Lecture 3 of CS106A covers the last 3 chapters of Karel the Robot. In particular, it covers stepwise refinement, algorithms as well as gives more details about SuperKarel and what extras he can do. Karel is coming to an end after this lecture, at which point you will move on to specific Java rather than being stuck at Java with the limitations of Karel.
Although all lectures are important to watch and take note, this one provides some good examples of the top-down design approach and how you break a program down/decompose it with stepwise refinement. It’s well worth watching and paying attention to this part.
One of the first items mentioned in class is the Infinite Loop. An infinite loop is created when the conditions of the program can never be false and thus, the program gets stuck in an endless/infinite loop. An example shared is of Karel the Robot being told to turnLeft() while his front is not blocked. If Karel is in the middle of the grid, or simply away from all four walls then Karels front will never be blocked and he will be stuck in an infinite loop turning left continually. These conditions need to be watched out for and can be easy to get stuck in.
This is also a reason why a good top-down design approach can be used. If you just create a long list of individual statements that are not broken down in to manageable chunks then finding the cause of an infinite loop can be made a lot harder. On the flip side, if your program is broken down then you simply need to find the method which instructs Karel to turnLeft() while his front is clear and you can more easily spot the mistakes.
Off By One Bug
If you have already worked on Assignment 1, you might have already come across an OBOB error. OBOB means that your program is off by one. This commonly happens when you use a loop to check if a condition is valid. In the case of Karel, when you get to the wall on the Stone Mason assignment, you will likely exit out of the loop before checking the last column. This is fine and you can simply add in another check column after the loop… but you need to make sure you know why this happens and what can be done to prevent a program finishing slightly too early with the task uncompleted.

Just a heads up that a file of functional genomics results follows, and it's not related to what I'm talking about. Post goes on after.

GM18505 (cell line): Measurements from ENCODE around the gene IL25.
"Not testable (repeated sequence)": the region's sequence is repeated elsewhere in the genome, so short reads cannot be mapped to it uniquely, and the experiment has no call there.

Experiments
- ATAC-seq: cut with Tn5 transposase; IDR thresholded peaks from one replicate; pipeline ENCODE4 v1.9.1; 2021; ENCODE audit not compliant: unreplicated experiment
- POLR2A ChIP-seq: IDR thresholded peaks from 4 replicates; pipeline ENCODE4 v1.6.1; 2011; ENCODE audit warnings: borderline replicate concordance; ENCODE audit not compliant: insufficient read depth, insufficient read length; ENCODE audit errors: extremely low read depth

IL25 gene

Why you need comments
When programming in any language, you need to comment your code. The reason for this is that you let others who might work on your code at a later date know exactly what is happening in English. Likewise, you also let your self know should you return to make changes later on down the line.
Comments in Java can be created in two different ways.
/* * This is a comment block * that can have a number of lines * the stars on each line are not * mandatory (except the opening * and closing slash * and * slash * but stars help make it more readable. */ import stanford.karel.*;
Single line comments
Alternatively, you can write just single comment lines… perhaps within your code explaining what a particular variable is for. Single line comment lines begin with a double slash //.
// Just a comment import stanford.karel.*; //another comment //You can put double slashes on to //two lines is you wish //but the slash * as above is recommended
Comments are used in various locations such as the header of your .java files. These give information such as the author, copyright and a brief description of what the class does. Smaller comments or method comments should include pre and post-conditions such as:
/* * pre-condition: Karel needs to be facing east * post-condition: Karel needs to be returned to his original location facing east * * This method collects beepers on the column of the corner of where Karel is standing. */
As mentioned above, this particular lecture has a great demonstration on top-down design and what it means to decompose a problem. Simply put, you need to break your program down in to more easy bits of information. A real world example of brushing your teeth can be used. You might know how to brush teeth, but to break that down you could go in to more detail about putting tooth paste on the brush, how to brush, how to rinse etc… Each of those can be decomposed even further.
The lowest level you can decompose to is a basic command such as move(); although it might not be necessary to go down to that low level each and every time.
Overall, another impressive lecture. Although a lot of the early examples are fairly easy to understand, you will find when you tackle your first assignments that it is harder to create some code and an algorithm to make it work. Keep practicing though and you will eventually grasp it.